While a Democratic wave swept the rest of the nation, not even FBI investigations could keep Alaska's Republican Congressional delegation from holding leads the day after the election.
Big support from the Matanuska-Susitna Borough gave Alaska Sen. Ted Stevens, who a jury found guilty of seven felonies last week, a narrow edge over Democrat Mark Begich. Stevens is appealing the verdict.
There are still more than 55,000 votes to be counted in the race, and the outcome won't be known until at least Nov. 14.
Alaska Rep. Don Young, under federal investigation, appeared victorious in his race for re-election, although Democratic challenger Ethan Berkowitz still won't concede defeat.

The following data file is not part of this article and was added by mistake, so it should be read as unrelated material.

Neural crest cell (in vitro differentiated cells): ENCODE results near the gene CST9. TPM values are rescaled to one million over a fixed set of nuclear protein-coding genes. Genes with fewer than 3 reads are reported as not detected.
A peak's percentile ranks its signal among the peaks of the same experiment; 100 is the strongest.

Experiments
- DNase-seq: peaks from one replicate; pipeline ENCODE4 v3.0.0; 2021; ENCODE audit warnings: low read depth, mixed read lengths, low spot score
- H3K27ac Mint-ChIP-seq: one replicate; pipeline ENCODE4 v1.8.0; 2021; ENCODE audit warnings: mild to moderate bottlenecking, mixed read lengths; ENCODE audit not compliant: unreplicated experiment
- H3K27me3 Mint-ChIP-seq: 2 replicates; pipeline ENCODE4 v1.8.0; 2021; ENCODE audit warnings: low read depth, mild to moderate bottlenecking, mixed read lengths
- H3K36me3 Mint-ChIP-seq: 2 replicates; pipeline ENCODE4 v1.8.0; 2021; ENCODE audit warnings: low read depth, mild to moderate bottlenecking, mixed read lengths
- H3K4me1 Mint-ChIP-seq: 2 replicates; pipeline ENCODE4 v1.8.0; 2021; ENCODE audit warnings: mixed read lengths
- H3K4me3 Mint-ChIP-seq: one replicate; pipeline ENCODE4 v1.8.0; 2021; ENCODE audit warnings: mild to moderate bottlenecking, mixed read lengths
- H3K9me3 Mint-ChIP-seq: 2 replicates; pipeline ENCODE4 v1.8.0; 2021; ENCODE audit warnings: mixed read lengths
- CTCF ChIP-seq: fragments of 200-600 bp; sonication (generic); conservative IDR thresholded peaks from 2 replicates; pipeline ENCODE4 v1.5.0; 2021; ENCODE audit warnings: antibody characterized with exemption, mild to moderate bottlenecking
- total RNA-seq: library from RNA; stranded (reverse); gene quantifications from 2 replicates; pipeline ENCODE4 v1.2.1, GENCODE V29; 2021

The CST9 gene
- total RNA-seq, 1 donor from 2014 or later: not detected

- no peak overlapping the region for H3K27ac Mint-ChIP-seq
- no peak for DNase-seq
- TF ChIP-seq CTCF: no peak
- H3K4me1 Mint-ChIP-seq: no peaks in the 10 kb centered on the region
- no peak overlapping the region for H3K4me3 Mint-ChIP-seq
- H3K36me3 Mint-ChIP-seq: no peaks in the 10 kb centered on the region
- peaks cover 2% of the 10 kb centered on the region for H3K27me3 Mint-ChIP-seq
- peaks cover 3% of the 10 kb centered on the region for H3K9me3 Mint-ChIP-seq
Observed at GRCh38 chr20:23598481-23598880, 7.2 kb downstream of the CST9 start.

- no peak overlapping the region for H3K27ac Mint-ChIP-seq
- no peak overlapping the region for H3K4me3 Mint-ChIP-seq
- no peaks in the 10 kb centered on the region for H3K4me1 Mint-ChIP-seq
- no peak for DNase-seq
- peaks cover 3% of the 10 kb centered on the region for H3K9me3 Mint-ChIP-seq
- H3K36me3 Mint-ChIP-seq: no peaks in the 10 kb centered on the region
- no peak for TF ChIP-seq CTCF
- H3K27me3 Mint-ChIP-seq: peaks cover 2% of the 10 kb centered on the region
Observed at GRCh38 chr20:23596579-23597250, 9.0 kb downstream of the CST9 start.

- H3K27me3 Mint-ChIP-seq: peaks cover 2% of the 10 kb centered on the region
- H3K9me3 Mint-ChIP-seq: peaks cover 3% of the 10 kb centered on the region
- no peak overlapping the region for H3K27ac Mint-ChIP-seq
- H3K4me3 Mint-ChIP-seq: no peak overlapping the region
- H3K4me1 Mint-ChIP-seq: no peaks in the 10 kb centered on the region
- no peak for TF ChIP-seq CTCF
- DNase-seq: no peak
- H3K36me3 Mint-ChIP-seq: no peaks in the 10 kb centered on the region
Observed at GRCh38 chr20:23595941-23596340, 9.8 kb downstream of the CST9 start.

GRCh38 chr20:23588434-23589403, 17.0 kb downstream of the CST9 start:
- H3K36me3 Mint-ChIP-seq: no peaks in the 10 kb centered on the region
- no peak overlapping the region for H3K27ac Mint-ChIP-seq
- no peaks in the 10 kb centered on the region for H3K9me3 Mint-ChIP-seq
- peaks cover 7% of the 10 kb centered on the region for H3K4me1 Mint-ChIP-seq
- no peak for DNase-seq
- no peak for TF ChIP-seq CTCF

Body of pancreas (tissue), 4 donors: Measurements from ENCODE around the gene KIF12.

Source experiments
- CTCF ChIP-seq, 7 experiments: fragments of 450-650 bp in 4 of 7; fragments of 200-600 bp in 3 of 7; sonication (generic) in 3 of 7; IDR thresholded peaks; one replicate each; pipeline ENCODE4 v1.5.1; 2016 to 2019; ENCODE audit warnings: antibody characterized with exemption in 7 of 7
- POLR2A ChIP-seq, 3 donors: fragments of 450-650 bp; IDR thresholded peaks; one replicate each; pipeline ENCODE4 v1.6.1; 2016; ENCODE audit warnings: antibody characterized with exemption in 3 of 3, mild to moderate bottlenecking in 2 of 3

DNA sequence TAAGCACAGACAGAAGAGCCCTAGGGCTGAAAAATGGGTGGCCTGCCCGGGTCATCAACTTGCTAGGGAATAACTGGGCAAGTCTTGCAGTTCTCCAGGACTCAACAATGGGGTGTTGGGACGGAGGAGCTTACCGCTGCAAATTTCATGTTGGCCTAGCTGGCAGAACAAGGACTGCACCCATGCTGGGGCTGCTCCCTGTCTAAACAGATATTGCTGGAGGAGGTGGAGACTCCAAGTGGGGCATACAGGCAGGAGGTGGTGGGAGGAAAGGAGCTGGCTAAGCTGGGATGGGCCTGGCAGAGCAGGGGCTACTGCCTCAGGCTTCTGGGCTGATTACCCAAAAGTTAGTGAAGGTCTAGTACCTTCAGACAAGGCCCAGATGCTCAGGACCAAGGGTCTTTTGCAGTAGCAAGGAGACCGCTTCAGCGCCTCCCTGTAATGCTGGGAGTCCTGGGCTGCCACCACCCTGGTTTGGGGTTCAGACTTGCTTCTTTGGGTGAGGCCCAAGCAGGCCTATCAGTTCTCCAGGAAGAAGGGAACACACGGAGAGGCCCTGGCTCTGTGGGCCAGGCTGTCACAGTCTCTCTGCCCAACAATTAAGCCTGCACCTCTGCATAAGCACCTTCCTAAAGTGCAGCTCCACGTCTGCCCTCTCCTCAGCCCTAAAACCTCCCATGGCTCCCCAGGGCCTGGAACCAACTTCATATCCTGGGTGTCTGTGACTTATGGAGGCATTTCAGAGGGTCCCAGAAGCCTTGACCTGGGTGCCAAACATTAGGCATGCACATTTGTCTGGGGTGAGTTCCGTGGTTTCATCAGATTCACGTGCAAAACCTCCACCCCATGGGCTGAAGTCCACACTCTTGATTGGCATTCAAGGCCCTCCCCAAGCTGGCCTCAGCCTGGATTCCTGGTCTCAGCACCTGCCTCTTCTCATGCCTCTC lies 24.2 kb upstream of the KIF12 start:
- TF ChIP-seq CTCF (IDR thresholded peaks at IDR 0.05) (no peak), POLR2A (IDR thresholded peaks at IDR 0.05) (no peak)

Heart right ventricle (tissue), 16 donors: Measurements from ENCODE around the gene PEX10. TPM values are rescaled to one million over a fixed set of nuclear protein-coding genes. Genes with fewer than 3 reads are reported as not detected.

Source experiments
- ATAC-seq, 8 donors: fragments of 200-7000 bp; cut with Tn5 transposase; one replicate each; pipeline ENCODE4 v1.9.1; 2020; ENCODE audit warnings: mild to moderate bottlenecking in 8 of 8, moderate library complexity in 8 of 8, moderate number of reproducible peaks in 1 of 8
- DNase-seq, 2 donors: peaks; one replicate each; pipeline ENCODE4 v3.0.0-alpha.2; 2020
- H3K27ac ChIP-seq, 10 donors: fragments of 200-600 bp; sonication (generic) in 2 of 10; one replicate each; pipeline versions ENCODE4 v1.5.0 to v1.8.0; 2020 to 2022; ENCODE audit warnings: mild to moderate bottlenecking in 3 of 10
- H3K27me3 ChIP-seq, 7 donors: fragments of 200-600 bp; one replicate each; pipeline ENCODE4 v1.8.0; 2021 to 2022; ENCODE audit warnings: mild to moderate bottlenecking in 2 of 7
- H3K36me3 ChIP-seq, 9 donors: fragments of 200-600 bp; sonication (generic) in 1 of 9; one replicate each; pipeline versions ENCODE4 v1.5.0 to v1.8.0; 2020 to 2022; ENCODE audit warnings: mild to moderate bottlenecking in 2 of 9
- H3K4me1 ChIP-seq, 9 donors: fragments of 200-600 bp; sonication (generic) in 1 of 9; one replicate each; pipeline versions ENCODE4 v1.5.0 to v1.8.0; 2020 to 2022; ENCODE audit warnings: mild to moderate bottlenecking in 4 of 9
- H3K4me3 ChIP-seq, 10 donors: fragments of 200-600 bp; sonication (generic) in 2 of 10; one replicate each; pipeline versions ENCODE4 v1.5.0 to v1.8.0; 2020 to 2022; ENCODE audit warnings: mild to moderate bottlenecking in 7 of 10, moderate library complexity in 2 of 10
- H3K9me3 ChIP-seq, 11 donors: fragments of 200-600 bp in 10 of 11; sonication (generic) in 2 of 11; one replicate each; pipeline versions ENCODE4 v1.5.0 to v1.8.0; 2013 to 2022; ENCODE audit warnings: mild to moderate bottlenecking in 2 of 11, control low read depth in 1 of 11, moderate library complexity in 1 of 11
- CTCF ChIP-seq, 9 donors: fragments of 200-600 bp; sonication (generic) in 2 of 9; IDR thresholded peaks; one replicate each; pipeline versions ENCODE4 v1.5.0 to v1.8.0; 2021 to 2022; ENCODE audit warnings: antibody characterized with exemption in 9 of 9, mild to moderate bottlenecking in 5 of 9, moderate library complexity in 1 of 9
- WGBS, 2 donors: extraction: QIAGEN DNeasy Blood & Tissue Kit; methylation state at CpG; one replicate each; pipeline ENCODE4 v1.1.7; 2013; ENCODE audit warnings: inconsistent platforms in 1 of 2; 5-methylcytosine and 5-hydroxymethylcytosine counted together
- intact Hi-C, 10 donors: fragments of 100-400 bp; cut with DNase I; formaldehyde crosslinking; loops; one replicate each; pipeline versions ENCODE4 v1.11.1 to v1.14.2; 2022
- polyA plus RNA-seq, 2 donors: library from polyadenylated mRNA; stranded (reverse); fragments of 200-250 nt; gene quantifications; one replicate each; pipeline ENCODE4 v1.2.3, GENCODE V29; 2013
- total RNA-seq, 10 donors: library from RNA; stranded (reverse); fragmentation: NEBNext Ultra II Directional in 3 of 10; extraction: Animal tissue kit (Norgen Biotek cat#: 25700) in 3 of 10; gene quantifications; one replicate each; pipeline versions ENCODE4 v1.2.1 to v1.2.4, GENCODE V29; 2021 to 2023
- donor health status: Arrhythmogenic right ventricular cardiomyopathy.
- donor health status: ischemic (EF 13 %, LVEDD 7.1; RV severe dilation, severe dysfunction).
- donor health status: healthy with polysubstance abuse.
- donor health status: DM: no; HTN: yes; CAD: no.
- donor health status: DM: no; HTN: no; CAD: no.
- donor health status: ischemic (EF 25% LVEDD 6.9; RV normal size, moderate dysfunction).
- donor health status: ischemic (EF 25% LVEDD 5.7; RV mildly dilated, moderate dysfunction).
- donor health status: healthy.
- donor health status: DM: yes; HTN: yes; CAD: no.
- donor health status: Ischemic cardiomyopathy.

Alaska Democrats said this was going to be their year, but the results are far different from what pollsters predicted.
Some strategists suggested a "Palin effect," where support for the Republican vice presidential nominee, Sarah Palin, helped Stevens and Young. That's ironic, given Alaska Gov. Palin's backing of Young's opponent in the Republican primary and her call for Stevens to resign from office.
Palin is from Wasilla, in what turned out to be Stevens' stronghold of the Mat-Su area.